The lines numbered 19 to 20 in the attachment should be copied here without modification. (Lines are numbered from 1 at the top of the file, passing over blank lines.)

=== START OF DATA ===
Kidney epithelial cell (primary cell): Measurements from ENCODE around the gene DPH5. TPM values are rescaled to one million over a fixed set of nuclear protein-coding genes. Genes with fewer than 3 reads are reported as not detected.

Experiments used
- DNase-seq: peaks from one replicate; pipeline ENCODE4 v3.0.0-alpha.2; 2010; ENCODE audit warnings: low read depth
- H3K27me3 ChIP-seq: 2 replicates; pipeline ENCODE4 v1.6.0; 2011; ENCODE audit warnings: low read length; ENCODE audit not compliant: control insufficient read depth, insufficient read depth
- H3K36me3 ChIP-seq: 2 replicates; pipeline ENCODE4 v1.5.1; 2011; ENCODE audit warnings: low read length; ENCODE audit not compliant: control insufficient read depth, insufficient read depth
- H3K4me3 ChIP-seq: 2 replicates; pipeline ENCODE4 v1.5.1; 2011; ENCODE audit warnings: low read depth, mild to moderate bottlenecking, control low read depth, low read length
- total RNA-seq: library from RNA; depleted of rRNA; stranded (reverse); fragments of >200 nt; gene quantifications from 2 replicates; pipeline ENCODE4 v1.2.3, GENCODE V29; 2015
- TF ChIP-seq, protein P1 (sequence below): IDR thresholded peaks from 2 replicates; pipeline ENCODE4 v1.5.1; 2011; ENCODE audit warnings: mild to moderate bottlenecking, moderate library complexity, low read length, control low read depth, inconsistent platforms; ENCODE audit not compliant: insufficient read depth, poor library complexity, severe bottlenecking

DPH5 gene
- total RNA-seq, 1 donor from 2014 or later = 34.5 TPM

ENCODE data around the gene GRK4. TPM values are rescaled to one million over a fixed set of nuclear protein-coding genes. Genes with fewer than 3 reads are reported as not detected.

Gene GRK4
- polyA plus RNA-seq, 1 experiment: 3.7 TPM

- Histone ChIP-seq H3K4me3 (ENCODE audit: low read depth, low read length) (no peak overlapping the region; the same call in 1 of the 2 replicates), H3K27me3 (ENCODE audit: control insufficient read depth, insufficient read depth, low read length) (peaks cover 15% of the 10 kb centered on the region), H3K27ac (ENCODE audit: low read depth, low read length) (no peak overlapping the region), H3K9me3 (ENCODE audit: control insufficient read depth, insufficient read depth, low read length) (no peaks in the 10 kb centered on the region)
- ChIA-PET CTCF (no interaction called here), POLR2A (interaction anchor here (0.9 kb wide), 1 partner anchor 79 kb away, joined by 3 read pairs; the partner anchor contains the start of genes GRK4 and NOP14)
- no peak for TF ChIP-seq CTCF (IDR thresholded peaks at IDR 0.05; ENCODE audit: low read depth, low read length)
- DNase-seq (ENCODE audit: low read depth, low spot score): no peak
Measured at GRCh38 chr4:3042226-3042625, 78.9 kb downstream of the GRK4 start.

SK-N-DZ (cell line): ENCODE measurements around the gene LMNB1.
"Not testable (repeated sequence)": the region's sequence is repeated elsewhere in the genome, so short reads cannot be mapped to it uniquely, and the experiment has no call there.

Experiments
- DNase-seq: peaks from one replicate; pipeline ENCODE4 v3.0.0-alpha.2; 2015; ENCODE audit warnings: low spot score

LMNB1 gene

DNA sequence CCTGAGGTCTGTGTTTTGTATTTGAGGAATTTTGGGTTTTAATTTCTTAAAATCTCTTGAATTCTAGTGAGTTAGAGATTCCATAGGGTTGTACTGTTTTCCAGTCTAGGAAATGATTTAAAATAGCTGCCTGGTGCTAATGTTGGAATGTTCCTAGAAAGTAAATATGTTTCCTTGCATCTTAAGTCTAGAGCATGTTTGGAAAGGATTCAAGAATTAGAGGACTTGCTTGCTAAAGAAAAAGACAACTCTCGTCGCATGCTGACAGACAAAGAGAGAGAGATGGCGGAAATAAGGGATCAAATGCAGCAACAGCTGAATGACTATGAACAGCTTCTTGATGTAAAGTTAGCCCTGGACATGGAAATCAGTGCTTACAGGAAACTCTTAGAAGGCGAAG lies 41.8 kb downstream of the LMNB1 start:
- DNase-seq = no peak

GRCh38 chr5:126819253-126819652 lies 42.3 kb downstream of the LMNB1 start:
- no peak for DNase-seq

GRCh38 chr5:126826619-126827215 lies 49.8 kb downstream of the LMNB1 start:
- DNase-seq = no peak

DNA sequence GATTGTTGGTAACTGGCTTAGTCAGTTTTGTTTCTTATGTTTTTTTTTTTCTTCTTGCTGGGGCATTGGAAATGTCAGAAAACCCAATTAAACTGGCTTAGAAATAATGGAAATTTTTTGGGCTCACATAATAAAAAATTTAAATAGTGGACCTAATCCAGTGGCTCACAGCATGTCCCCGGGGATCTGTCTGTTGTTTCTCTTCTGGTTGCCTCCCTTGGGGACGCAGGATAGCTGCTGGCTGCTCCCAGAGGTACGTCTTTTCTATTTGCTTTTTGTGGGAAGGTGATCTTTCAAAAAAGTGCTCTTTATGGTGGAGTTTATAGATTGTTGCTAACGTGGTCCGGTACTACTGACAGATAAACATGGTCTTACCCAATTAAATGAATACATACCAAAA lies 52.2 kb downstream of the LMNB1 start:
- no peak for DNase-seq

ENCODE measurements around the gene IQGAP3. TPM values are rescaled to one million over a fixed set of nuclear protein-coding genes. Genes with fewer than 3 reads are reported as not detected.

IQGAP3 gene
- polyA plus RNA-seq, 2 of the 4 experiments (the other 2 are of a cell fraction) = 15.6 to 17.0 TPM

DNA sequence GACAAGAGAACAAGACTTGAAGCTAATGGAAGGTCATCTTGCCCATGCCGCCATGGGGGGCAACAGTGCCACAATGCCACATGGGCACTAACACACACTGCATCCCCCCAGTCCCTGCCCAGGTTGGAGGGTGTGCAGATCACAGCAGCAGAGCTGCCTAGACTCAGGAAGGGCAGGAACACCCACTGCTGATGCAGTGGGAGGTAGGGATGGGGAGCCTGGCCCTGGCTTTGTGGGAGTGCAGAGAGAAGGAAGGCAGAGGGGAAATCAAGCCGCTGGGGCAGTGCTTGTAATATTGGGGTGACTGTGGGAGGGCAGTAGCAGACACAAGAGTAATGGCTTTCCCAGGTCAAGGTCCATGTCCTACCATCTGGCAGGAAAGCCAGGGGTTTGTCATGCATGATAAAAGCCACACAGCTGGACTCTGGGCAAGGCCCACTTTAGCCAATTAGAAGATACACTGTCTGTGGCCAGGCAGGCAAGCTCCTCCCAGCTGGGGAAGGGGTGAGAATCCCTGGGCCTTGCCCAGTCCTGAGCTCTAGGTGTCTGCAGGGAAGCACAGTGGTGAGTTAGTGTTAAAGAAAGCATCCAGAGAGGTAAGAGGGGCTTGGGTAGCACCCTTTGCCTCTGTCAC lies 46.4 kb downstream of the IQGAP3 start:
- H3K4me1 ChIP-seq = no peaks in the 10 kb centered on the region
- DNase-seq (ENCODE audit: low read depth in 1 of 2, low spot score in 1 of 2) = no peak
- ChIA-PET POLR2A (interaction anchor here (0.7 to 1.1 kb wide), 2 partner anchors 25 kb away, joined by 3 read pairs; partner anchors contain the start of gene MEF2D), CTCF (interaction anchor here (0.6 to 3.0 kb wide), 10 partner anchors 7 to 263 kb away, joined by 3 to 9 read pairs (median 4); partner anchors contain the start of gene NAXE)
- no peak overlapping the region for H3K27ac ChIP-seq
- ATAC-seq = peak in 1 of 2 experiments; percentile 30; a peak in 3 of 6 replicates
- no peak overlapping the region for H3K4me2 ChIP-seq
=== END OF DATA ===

SK-N-DZ (cell line): ENCODE measurements around the gene LMNB1.
"Not testable (repeated sequence)": the region's sequence is repeated elsewhere in the genome, so short reads cannot be mapped to it uniquely, and the experiment has no call there.